Category Archive for: ‘Patents’

Productivity Commission’s final report pulls no punches on patents

Yesterday the Productivity Commission published its final report on Australia’s IP system. Our high level summary of the Commission’s recommendations across all aspects of the IP system can be found here. The Commission sees the patent system as tipped in favour of patent owners and its recommendations are designed to restore balance. This post provides an outline of the key …

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Counter-productive? Australia’s Productivity Commission releases Final Report into Australia’s Intellectual Property Arrangements

Yesterday, Australia’s Productivity Commission released their Final Report into Australia’s Intellectual Property Arrangements. This report was sent to Government on 23 September 2016. The Government is carrying out additional public consultation in relation to the recommendations made in the Final Report, which differ in key respects from some of the Commission’s draft recommendations. You can make a submission here – …

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Full Court warns against dangerous affliction of parameteritis (and confirms invalidity of aripiprazole patent)

On Wednesday the Full Court of the Federal Court of Australia handed down a decision in which it upheld Justice Yates’ findings that Otsuka’s patent relating to aripiprazole, a drug used in the treatment of schizophrenia, is invalid for want of novelty and inventive step.  Otsuka had alleged that Generic Health’s aripiprazole products, which were registered for the treatment of schizophrenia, …

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Productivity Commission recommends extensive changes to Australian IP – including fair use, circumventing geoblocks, abolishing business method and software patents and more!

Today, the Productivity Commission has released its draft report into Australia’s intellectual property arrangements. IP Whiteboard readers may recall that last year, the Federal Government asked the Productivity Commission to undertake a comprehensive review of Australia’s intellectual property system (see our previous post here). At 600 pages, the draft report is certainly comprehensive! We have published an alert summarising the …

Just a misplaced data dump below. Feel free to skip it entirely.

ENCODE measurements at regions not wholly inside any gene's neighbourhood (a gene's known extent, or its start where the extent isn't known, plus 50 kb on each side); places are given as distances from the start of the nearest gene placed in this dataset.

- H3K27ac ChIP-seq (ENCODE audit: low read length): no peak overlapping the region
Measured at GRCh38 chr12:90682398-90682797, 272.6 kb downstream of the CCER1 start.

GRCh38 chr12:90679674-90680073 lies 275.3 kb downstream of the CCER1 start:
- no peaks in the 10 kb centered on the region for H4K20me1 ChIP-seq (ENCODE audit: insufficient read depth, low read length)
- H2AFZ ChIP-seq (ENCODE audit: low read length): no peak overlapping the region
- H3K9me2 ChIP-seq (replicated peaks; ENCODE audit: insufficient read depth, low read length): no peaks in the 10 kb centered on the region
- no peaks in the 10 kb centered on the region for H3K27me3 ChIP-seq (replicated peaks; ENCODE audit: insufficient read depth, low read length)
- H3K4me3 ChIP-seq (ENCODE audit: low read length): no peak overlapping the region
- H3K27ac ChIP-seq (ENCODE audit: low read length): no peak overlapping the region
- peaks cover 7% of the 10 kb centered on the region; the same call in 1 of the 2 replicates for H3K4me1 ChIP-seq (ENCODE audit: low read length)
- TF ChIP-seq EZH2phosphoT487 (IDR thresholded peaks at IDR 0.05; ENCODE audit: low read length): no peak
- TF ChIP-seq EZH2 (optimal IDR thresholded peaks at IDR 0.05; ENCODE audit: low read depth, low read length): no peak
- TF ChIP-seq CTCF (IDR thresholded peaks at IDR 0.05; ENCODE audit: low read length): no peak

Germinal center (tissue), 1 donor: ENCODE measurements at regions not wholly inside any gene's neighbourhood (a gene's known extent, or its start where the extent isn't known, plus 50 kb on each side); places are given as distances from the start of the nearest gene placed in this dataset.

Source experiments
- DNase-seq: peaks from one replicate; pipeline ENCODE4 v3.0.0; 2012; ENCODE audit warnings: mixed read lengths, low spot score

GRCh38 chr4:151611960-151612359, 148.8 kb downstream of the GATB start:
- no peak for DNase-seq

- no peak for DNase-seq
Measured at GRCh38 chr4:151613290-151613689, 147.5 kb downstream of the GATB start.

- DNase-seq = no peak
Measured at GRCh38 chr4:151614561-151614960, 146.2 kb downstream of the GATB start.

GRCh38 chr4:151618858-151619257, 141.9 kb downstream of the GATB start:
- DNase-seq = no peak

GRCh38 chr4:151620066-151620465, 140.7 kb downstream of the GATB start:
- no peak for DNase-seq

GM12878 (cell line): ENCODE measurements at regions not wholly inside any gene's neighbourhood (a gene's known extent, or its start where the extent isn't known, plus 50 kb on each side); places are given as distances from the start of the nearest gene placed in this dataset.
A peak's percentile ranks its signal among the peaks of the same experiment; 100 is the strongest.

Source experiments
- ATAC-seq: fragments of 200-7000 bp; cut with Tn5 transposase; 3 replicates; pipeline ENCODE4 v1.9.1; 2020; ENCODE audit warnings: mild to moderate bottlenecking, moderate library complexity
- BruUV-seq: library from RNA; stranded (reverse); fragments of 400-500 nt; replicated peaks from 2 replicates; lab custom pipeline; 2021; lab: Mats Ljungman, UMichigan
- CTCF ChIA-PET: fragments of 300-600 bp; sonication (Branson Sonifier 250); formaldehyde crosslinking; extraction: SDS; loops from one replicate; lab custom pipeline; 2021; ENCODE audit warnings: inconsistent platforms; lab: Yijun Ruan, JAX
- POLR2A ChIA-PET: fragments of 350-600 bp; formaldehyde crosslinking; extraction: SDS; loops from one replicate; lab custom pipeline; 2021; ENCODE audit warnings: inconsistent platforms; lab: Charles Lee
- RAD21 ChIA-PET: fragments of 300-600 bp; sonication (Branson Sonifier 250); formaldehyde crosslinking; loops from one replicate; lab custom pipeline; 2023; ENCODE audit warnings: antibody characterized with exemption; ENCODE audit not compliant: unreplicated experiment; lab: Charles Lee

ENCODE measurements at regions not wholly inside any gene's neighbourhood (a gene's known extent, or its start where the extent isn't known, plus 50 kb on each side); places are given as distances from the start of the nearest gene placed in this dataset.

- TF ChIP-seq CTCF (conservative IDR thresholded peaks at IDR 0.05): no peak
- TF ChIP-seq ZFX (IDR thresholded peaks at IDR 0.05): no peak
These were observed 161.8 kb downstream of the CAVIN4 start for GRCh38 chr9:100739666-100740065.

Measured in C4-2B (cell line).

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Computer implemented business methods – routine patent cases for the Australian courts?

A Full Court of the Federal Court of Australia appeared to suggest that patent cases involving claimed inventions for computer implemented business methods can be determined using an established framework and such cases are no longer at the cutting edge of patentability – that mantle has been assumed by gene technology. The case in point is Commissioner of Patents v …

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Productivity Commission releases roadmap for IP review and calls for submissions

Last week, the Productivity Commission released the Issues Paper in accordance with its comprehensive review of Australia’s IP regime (Inquiry). In a previous post, we outlined the scope of the Inquiry and the key areas of the IP regime which the Federal Government had directed the Commission to examine and report on by August 2016. The Issues Paper sets out …

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The Trans-Pacific Partnership’s IP provisions: Biologics and biosimilars, copyright and privacy

The Trans-Pacific Partnership (TPP) was concluded on 5 October 2015, after 8 years of negotiations. Its twelve signatories, who together account for 40% of world GDP, are Australia, Brunei, Canada, Chile, Japan, Malaysia, Mexico, New Zealand, Peru, Singapore, United States and Vietnam. The details of the agreement have yet to be released, but a number of drafts of the agreement …

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High Court re-invents the test for patentable subject matter and finds the patent for the isolated breast cancer gene invalid

The High Court has handed down a significant decision finding that patent claims for isolated gene sequences, indicative of a predisposition to breast cancer, are not patentable subject matter. The decision can be found here (a one page summary has also been published by the High Court). The decision overturns the unanimous decision of the Full Federal Court (which sat …

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High Court States the Obvious: AstraZeneca AB v Apotex Pty Ltd Appeal Decided

by Kim O’Connell, Suzy Madar and James Ellsmore In a widely anticipated decision, the High Court has upheld a decision of the Full Federal Court that AstraZeneca’s patent relating to low dosages of rosuvastatin is invalid for want of inventive step. Rosuvastatin is used in the treatment of high cholesterol and is marketed by AstraZeneca as Crestor. The decision will …

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